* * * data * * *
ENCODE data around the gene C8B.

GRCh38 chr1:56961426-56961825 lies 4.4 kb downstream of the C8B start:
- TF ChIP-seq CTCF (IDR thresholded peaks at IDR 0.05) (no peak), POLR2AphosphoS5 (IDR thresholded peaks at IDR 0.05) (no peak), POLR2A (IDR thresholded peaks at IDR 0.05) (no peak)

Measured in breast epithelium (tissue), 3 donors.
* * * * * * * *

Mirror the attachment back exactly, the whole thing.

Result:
ENCODE data around the gene C8B.

GRCh38 chr1:56961426-56961825 lies 4.4 kb downstream of the C8B start:
- TF ChIP-seq CTCF (IDR thresholded peaks at IDR 0.05) (no peak), POLR2AphosphoS5 (IDR thresholded peaks at IDR 0.05) (no peak), POLR2A (IDR thresholded peaks at IDR 0.05) (no peak)

Measured in breast epithelium (tissue), 3 donors.